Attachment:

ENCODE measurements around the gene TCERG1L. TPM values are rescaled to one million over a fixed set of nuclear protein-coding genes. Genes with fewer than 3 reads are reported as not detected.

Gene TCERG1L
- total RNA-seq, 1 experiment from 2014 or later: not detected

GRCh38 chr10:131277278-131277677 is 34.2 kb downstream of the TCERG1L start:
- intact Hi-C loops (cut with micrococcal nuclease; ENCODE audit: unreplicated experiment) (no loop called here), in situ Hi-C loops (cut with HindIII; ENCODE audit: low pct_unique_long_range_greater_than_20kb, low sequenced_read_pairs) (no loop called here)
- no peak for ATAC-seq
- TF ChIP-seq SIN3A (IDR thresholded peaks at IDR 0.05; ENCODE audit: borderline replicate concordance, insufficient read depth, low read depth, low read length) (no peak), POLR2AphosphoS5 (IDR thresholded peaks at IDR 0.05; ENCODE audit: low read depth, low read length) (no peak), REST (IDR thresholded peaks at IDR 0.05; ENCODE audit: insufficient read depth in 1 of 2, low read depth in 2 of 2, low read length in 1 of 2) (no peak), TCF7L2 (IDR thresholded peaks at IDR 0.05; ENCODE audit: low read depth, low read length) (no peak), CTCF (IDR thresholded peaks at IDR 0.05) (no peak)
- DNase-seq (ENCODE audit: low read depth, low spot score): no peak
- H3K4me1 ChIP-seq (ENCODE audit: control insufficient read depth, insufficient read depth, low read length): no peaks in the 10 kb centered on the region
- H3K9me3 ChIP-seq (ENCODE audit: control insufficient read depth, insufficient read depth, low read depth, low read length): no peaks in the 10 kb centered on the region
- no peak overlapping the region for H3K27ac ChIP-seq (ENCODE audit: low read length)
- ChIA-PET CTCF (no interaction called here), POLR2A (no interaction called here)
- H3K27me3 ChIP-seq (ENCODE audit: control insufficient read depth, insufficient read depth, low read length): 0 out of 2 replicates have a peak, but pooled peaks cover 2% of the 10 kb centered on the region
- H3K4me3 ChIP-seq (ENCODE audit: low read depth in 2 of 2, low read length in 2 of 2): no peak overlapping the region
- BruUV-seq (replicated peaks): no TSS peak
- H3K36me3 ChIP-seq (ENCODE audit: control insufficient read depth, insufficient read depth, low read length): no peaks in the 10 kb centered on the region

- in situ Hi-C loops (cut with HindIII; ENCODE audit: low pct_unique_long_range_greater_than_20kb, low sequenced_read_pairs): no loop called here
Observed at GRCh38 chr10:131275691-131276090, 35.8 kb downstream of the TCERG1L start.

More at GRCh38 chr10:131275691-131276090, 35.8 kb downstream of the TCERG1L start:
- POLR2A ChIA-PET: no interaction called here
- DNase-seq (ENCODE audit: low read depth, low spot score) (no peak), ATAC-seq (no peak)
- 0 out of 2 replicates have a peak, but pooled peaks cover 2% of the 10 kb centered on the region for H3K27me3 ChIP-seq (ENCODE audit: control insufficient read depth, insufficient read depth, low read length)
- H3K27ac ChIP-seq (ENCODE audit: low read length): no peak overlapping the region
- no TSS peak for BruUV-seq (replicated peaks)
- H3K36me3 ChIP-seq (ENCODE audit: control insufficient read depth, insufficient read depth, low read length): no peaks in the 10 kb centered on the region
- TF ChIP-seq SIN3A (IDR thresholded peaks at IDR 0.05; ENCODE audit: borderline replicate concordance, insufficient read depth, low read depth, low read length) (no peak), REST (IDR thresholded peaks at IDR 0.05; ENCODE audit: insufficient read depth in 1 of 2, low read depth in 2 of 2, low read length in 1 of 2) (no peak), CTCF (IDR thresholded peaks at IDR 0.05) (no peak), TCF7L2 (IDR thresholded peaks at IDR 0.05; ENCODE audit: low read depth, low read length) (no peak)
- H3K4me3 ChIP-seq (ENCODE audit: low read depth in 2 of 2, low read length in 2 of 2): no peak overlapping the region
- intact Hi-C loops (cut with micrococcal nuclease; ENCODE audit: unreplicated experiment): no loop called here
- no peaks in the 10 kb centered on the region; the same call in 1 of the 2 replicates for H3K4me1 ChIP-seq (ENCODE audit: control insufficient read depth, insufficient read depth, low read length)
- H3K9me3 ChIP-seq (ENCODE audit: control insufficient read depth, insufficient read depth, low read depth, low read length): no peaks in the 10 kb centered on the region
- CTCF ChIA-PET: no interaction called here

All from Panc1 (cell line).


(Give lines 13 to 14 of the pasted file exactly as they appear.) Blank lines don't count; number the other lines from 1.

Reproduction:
- H3K27me3 ChIP-seq (ENCODE audit: control insufficient read depth, insufficient read depth, low read length): 0 out of 2 replicates have a peak, but pooled peaks cover 2% of the 10 kb centered on the region
- H3K4me3 ChIP-seq (ENCODE audit: low read depth in 2 of 2, low read length in 2 of 2): no peak overlapping the region